The 2016 Holiday Hiring Season: Higher Wages Ahead
By: Catherine Conlan
The 2016 holiday hiring push is on, and as employers scramble for seasonal hires, they’ll be competing hard to find top talent.
The retail, delivery and logistics industries added hundreds of thousands of seasonal jobs during last year’s holiday season and expect to do so again this year. For example, Target has said it expects to hire more than 70,000 seasonal employees, plus another 7,500 jobs for distribution and fulfillment.
Experts say some employers will have higher hourly wages for retail employees during this holiday hiring season. “On the one hand, there is some softening in the retail environment; on the other hand, there is absolutely upward pressure on wages,” says Steve Goldberg, president of The Grayson Co., a retail and investment consulting company in New York City.
Here’s what it will take to keep up with holiday wages.
Understand the Factors Driving Wages
Wage pressure is real, including from relatively low unemployment and higher pay by competitors, says Jan Rogers Kniffen, a retail consultant headquartered in New York City.
It’s no surprise then that holiday workers are likely to be harder to get this season. With the national unemployment rate holding at 4.9 percent in August, job candidates have options. “They’re a little more discriminating today,” Goldberg says.
The push for higher minimum wages — whether from local laws, public pressure or leading retailers — will also be a factor.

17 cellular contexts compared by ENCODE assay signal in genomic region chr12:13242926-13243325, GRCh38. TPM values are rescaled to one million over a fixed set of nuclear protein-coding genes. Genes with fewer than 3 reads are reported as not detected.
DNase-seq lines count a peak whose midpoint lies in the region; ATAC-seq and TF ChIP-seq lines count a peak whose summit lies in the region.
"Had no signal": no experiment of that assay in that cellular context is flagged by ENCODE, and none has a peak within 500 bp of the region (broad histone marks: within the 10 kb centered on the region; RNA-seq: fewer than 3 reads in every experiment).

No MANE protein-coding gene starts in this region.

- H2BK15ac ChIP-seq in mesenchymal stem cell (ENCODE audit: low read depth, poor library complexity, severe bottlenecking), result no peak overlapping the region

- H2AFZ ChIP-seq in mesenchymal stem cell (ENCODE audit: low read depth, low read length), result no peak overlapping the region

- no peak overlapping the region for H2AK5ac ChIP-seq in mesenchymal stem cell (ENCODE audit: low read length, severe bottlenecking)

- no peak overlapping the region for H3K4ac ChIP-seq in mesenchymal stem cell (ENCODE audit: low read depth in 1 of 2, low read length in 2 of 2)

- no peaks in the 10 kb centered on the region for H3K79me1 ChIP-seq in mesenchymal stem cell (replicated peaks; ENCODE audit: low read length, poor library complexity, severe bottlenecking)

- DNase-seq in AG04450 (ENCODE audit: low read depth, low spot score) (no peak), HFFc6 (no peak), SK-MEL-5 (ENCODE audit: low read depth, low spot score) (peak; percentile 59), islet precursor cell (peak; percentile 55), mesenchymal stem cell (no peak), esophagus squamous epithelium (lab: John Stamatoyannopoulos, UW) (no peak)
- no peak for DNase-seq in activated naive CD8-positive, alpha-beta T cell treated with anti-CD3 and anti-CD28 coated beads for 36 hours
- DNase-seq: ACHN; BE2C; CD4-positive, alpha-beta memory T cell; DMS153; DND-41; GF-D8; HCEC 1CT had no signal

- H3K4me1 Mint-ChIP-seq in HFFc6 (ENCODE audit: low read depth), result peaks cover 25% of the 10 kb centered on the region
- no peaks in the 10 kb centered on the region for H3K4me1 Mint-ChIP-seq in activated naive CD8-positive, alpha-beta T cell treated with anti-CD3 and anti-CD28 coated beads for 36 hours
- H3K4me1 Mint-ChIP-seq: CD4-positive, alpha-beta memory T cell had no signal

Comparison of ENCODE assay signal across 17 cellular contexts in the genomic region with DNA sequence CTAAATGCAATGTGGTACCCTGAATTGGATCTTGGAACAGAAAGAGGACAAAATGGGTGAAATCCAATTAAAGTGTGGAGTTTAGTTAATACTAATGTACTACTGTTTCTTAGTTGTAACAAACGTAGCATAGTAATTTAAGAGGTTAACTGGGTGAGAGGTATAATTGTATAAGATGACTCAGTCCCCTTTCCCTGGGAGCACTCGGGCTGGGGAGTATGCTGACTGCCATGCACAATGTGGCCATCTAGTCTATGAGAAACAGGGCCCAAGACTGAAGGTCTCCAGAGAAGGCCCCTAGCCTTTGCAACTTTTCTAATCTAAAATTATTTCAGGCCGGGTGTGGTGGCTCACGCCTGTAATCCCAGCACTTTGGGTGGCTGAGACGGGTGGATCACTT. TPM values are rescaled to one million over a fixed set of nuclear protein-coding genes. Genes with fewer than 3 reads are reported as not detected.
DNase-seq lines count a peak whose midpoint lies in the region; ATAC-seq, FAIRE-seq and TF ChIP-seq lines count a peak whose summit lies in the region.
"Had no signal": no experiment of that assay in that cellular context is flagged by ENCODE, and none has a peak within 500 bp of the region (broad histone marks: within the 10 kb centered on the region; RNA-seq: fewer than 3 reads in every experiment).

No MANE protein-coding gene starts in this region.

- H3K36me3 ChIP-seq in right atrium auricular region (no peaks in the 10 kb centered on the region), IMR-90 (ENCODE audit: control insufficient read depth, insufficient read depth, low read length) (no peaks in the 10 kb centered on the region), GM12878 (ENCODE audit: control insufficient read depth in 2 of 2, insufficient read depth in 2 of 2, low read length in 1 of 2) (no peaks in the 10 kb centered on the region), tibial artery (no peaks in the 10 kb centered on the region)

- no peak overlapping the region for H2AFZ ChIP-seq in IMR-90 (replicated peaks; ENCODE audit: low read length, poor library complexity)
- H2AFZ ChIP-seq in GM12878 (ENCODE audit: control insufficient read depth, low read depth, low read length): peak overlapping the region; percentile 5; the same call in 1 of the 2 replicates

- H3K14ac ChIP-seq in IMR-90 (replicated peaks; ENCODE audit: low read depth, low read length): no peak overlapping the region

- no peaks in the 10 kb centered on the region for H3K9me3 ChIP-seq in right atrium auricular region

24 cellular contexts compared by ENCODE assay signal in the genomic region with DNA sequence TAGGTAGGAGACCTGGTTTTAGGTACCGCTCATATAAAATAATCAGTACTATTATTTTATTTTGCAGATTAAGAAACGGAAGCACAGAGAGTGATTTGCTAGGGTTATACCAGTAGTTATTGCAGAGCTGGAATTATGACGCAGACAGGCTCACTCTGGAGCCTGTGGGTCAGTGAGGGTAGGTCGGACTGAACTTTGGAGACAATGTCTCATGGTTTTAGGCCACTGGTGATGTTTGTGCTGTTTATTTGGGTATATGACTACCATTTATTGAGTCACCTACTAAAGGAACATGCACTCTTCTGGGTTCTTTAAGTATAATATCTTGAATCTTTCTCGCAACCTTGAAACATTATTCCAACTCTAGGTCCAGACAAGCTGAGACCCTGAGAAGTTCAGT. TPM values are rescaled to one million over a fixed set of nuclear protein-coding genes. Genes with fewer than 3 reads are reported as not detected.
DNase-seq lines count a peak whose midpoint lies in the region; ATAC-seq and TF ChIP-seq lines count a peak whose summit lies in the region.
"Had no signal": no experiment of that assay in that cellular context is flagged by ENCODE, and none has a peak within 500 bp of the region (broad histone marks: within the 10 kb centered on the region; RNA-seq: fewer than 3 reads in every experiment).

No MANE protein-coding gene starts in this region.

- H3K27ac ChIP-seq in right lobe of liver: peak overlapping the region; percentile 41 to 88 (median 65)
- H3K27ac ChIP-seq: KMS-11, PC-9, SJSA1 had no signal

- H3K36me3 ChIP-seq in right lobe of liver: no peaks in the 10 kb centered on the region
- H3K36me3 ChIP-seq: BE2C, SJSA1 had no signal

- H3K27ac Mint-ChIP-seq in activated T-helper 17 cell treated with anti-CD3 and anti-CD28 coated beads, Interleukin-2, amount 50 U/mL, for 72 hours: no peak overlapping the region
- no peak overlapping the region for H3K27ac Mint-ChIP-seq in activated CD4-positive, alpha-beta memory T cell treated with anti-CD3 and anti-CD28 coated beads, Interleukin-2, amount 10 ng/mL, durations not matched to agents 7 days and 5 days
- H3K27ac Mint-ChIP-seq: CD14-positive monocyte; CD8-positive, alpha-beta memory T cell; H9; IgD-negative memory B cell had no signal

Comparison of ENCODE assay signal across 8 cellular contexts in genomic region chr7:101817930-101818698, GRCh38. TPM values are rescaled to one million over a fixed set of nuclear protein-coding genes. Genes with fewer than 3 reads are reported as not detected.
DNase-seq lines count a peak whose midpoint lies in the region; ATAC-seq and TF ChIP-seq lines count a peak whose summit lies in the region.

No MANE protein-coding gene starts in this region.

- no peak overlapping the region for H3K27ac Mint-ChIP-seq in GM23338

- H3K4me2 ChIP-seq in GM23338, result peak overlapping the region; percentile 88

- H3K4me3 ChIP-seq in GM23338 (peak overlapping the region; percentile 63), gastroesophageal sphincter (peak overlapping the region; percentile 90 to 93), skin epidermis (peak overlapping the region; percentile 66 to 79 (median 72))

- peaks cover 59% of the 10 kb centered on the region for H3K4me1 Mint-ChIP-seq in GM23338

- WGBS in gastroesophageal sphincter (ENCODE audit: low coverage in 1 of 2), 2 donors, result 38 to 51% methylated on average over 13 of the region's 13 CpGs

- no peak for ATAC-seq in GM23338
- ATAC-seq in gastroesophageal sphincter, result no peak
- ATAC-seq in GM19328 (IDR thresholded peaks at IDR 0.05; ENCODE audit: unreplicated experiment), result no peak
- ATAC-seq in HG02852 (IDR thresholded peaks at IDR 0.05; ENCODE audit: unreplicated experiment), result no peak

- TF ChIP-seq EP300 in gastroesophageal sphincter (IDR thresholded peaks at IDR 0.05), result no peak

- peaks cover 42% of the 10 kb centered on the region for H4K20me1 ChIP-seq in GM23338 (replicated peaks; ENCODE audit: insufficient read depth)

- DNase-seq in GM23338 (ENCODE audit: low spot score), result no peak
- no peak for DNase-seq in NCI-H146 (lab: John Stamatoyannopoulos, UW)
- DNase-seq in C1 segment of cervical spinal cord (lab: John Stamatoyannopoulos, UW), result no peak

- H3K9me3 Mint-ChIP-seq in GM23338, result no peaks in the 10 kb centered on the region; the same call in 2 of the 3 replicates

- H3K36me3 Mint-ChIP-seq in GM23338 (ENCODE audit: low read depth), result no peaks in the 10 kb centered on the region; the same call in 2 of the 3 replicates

“Wal-Mart set a new standard last year for the minimum wage, and everyone else pretty much followed suit,” Kniffen says. “And in some areas of the country, new minimum wages have become the law.” These changes are easier for larger employers to absorb, making it especially challenging for smaller employers to meet their seasonal hiring needs.
Compete on Brand Differentiators
Seasonal employees aren’t looking just for higher wages, experts say. “There are different expectations now,” Goldberg says. “Even though employees want the work and need the work, they have high expectations about how they’ll be treated in the workplace.”
Goldberg says employers will need to identify “smart, economical ways” to meet those expectations. Better working environments, flexible schedules, paid training, discounts and other perks can help attract seasonal hires when you’re not able to compete on seasonal hiring salaries.
Make sure to talk up these benefits to potential candidates, especially in job postings and during the interview process.
Start your Recruit Early
Getting the word out now about your wages and generous benefits will help give you an edge on holiday hiring. But in order to compete successfully, the earlier you start your recruiting outreach the better.
“We have to recruit way ahead of time to build the right pool of people and test and train them in our way of doing things,” says Vijay Goel, co-owner and chief operating officer of Bite Catering Couture in Los Angeles. Goel says the company notches 40 percent of its annual revenue in the fourth quarter.
It’s a science and an art to determine your staffing levels, so review past seasons and your forecasts to get a good idea of the hiring levels you might need.
“It means we have to invest more and allow for more flexibility, but I think it gives us a much higher quality team when the high season comes around,” Goel says.
Get your holiday hiring in gear — check out our Holiday Hiring Guide.